For this method you will need several Kilner jars, the sort with the hinged lid and rubber seal that your Mum or Gran uses to make jams etc. These need to be sterilised using boiling water and a hot oven. Alternatively a dishwasher will do a great job on them.
You will first need to prepare the tigers and I like to add a touch of flavour. These are two of my favourites.
Naturally enough I get my tigers from Haith's, as they are the freshest I have ever used.
Place the dry tigers in the jar to the top and cover with boiling water and add flavour.
Seal the jars and leave to stand for 24 hours.
Now prepare the tigers as follows:
1. Empty the jars into a saucepan along with the water in which they have been soaking.
2. Next create a syrup consisting of 6oz granulated sugar dissolved in boiling water.
3. Stir to create a solution. The syrup on other words.
4. Add the syrup to the saucepan, and top up the saucepan with boiling water if necessary.
5. Bring the tigers to the boil and then turn down the heat and simmer briskly for 5 minutes.
Meanwhile per-heat the oven to 150 degrees C.
Using boiling water pre-heat the jars.
Once the oven is ready, pour the near-boiling water from the jars into the baking tray.
Fill the hot jars with the tigers to within 1cm of the top.
Ladle the water in which they have been cooking into the jars so that it covers the tiger nuts.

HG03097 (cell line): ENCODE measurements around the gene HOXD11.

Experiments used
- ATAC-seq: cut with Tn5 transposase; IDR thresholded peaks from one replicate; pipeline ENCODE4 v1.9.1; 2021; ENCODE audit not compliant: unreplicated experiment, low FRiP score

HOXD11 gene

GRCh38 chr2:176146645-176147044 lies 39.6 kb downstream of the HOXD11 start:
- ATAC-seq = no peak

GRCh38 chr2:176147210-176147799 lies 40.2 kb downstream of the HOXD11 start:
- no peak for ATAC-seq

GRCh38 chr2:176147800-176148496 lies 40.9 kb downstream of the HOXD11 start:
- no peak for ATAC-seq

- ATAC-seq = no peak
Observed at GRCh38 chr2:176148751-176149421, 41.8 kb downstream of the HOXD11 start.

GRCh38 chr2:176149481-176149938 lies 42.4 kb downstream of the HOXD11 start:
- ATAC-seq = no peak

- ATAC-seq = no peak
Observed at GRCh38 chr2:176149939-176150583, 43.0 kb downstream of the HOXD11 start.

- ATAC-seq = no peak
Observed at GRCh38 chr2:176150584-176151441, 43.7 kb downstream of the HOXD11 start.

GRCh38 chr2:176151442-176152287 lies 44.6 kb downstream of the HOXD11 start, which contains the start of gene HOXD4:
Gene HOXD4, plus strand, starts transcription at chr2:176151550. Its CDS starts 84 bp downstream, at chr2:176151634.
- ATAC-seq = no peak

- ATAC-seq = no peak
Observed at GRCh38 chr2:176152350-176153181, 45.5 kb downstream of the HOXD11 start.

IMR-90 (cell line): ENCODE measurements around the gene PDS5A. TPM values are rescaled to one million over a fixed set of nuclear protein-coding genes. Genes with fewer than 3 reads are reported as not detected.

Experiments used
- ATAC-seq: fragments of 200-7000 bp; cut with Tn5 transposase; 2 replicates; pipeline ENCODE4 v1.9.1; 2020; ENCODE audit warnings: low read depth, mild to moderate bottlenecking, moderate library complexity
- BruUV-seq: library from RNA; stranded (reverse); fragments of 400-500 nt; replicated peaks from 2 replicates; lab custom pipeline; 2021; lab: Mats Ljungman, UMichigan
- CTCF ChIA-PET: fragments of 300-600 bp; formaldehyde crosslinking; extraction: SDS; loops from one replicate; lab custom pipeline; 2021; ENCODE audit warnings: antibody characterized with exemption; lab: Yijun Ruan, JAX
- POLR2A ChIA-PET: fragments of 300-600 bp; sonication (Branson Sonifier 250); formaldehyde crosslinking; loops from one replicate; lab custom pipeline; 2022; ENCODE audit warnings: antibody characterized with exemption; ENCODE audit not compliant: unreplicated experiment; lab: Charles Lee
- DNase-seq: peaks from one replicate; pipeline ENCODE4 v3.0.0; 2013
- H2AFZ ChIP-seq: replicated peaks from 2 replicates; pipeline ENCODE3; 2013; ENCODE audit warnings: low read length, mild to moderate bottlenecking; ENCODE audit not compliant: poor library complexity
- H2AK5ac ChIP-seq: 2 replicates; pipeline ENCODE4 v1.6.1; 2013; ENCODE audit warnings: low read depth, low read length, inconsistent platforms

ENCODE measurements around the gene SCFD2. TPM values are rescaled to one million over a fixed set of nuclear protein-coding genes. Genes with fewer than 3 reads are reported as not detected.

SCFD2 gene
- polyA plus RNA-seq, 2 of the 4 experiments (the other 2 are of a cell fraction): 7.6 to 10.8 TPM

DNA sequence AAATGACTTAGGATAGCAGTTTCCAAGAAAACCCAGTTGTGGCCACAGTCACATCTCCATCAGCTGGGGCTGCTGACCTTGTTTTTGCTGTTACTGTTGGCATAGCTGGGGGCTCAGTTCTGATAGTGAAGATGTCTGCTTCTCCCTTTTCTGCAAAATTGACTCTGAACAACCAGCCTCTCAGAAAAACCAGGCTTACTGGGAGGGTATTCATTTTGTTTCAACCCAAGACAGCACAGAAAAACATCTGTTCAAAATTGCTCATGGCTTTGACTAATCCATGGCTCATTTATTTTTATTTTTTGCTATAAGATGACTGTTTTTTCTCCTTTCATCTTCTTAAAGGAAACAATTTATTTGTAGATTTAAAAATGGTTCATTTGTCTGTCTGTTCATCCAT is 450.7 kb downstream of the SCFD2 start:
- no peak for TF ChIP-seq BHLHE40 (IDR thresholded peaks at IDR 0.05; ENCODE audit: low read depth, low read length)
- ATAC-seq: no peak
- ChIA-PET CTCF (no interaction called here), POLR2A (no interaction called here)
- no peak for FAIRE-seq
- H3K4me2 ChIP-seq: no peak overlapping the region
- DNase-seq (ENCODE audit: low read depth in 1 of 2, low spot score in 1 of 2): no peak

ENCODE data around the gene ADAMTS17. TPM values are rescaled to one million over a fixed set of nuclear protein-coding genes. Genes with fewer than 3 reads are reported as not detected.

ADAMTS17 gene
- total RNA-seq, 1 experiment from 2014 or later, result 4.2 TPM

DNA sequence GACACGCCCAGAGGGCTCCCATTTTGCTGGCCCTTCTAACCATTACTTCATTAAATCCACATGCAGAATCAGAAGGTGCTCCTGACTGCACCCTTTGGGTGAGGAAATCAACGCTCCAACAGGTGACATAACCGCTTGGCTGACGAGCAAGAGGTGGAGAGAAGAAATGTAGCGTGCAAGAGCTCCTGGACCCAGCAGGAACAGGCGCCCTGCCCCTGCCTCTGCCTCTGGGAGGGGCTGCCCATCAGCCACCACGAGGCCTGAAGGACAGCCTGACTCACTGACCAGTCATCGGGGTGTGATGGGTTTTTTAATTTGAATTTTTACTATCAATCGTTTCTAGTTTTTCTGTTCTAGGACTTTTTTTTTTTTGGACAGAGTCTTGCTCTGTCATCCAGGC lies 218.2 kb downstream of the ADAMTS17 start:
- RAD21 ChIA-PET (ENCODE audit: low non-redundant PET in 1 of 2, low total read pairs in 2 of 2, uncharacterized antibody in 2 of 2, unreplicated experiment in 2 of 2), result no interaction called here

Seal the jars and place them in the baking tray. Remember that this has been filled with boiling water from the jars as per photo 11.
Put the tray in the oven and set a timer for 60 minutes.
When the 60 minutes is up, turn off the heat and allow the jars to cool in the oven.
When cool write the date on the jars and store in the bait cupboard. These were made on the 1st March 2014. You can keep them in their jars almost indefinitely, certainly up to 18 months or more. I have made up a dozen jars of home made preserved tigers and I keep a sort of production line going to replenish used bait.
I do feel that the longer they are in store the better and sweeter they become and as a minimum I like to keep them in store for three months. These were opened on the 8th June.
As you can see, the liquid, which was really thin and runny at bottling, has thickened considerably and the syrup is now gooey and sticky and the tigers themselves taste absolutely divine!
I won’t say that this method is quick and easy, but when was doing anything really worthwhile easy? Here’s one I caught earlier on my home made preserved tigers.